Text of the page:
A CE mark has intrinsically come to represent that a product has been ‘put through its paces’. However, the reality is that many products with the marking have not actually been tested thoroughly, even in the case of sensitive medical devices.
It was the case of the industrial silicone-filled breast implants mentioned above (with over 400,000 potential claimants worldwide) that finally led to the system being questioned. Although a declaration of conformity was issued in line with the rules, countless lawsuits from injured parties were filed against the notifying body, largely because the manufacturer responsible for the crime had insufficient liability cover.15
The effects of European legislation on medical device liability in Germany
Generally speaking, in Germany liability for medical devices is based on the principles of product liability in Section 823 of the German Civil Code (BGB) as well as the German Product Liability Act (ProdHaftG).16
Whereas product liability represents strict liability, tort liability on the part of the manufacturer generally requires the opposing party to be culpable. The difference in the manufacturer’s liability introduced by the litigation is the switch in the burden of proof. Since an injured party typically has little insight into the manufacturing of a product, presenting and supporting a claim is usually very difficult. Therefore, the defending party must instead prove that it was not culpable, i.e. that it did not breach a duty of care.
The manufacturer is subject to a duty of care because the entity that manufactures and markets a product is creating a source of danger. Additionally, the manufacturer must prove that none of its associates have breached a duty of care per Section 31 BGB. However, it is up to the injured party to prove that the product is defective.17 In this context, the definition of a defect in the German Product Liability Act is identical to the definition of a defect in connection with the manufacturer’s liability.18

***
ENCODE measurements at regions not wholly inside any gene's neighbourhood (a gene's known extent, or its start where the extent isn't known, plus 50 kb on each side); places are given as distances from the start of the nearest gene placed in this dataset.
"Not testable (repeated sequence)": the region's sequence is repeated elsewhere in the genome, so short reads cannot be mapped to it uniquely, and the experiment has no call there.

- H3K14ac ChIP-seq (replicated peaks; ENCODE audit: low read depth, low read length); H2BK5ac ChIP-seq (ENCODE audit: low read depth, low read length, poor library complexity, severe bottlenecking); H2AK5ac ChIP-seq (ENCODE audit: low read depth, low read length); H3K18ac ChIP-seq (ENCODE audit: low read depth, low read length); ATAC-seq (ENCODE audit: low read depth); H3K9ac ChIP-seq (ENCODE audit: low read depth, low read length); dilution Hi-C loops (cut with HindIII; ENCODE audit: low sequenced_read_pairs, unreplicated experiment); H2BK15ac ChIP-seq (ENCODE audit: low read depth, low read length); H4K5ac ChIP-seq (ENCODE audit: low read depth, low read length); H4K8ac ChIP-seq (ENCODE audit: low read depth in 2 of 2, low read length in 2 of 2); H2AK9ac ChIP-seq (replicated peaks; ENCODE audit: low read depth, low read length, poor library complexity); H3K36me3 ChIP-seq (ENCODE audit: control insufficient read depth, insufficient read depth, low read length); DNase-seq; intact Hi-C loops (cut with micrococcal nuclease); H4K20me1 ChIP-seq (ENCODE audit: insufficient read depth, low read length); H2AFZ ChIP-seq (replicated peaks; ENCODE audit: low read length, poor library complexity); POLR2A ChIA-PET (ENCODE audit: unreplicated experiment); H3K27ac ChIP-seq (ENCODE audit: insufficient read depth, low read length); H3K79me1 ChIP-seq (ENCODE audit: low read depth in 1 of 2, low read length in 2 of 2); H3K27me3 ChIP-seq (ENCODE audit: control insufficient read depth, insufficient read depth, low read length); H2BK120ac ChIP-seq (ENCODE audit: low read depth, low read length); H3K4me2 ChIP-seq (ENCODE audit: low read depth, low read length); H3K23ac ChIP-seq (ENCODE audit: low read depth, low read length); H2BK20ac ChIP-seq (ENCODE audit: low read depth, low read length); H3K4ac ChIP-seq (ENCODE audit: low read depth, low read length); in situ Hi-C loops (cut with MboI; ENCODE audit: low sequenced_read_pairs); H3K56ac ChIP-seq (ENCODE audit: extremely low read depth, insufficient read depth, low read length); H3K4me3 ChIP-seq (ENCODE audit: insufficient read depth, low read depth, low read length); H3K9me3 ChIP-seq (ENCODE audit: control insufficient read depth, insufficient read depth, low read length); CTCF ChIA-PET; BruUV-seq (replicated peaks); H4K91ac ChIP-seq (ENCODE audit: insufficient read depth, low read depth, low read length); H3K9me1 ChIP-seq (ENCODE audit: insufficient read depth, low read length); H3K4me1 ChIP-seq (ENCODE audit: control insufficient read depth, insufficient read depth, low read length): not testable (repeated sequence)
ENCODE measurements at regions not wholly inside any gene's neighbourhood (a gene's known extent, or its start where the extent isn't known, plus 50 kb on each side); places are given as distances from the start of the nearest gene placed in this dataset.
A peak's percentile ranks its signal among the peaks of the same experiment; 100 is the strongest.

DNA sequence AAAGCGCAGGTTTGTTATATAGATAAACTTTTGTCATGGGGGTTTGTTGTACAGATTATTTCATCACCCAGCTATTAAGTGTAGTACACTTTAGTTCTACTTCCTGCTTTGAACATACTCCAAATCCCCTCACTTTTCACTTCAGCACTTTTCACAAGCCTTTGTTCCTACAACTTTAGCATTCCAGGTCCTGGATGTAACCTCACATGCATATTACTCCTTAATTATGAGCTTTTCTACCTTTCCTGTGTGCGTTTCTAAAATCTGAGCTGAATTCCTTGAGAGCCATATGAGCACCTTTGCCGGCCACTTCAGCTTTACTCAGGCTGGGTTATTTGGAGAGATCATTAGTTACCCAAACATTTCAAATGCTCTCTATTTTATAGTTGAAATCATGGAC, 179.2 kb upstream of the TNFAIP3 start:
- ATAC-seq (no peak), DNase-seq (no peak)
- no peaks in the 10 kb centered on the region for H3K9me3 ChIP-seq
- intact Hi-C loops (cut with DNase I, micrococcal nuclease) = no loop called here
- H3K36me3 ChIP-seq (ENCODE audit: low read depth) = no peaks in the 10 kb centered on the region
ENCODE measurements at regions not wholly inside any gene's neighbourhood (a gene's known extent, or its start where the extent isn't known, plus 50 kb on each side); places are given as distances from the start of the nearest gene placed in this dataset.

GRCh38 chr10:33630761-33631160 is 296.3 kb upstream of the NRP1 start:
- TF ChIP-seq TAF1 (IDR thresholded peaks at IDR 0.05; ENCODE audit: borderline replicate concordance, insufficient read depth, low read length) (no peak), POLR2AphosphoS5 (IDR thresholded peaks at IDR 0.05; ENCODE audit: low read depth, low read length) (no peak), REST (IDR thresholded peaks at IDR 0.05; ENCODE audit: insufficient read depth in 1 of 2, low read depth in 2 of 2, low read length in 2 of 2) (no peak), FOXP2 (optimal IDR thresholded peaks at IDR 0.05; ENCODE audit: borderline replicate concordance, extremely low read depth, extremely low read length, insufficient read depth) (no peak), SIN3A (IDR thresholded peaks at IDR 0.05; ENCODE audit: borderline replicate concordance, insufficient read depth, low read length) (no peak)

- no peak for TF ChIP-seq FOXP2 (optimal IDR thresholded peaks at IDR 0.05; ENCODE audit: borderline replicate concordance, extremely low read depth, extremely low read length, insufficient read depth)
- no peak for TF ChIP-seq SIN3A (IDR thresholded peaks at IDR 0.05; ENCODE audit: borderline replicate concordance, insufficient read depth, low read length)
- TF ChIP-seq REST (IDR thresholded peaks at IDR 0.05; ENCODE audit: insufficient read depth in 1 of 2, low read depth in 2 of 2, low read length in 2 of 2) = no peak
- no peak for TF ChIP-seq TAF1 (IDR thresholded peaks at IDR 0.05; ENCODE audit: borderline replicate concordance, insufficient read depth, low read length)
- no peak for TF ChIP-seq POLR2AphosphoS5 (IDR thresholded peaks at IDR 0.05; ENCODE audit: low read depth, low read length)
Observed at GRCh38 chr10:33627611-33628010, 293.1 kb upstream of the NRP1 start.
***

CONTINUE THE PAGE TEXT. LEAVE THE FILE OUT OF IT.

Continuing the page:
Influence of directives and regulations
The influence of European legal standards on the design of the German Product Liability Act cannot be underestimated. The Act implements the regulations of the Product Liability Directive19. Additionally, the Medical Device Regulation20 (described in more detail below) creates independent legal grounds for a claim. Article 10 (16) of the MDR states:
“Natural or legal persons may claim compensation for damage caused by a defective device in accordance with applicable Union and national law.”
There was no such regulation in the Medical Device Directive.21
The European regulation has also enlarged the group of targets for claims for damages in this legal field. Besides the ‘usual’ potentially liable parties under the German Product Liability Act, namely the manufacturer/supplier and the importer, the notified body can also now potentially be held liable under the narrow criteria described.22 In the future, it will even be possible to sue the authorised representative of the manufacturer.23
Influence of the case law of the European Court of Justice
Due to the significant influence of European regulations and directives, the preliminary ruling of the European Court of Justice (ECJ) in the case of the silicone implants is not unique. Another example is the well-known case involving a health insurance fund that demanded a pacemaker manufacturer cover both the costs of fitting the original devices and the costs of the operations required to replace them, after the manufacturer disclosed that they could fail without warning.24
Even in this case, the German Federal Court of Justice initially suspended the proceedings and took the matter to the ECJ so the definition of defects in Article 6 of the Product Liability Directive25 could be clarified regarding medical devices.26 According to that provision, a product is defective “when it does not provide the safety which a person is entitled to expect, taking all circumstances into account”.
The question in this specific case was whether a medical device that has been implanted into a human body is already defective if products from the same product group are at a noticeably higher risk of failure, even though no defect has been detected in the implanted device. And, if the costs of the surgery to remove the original device and implant a new pacemaker represent damages from a personal injury?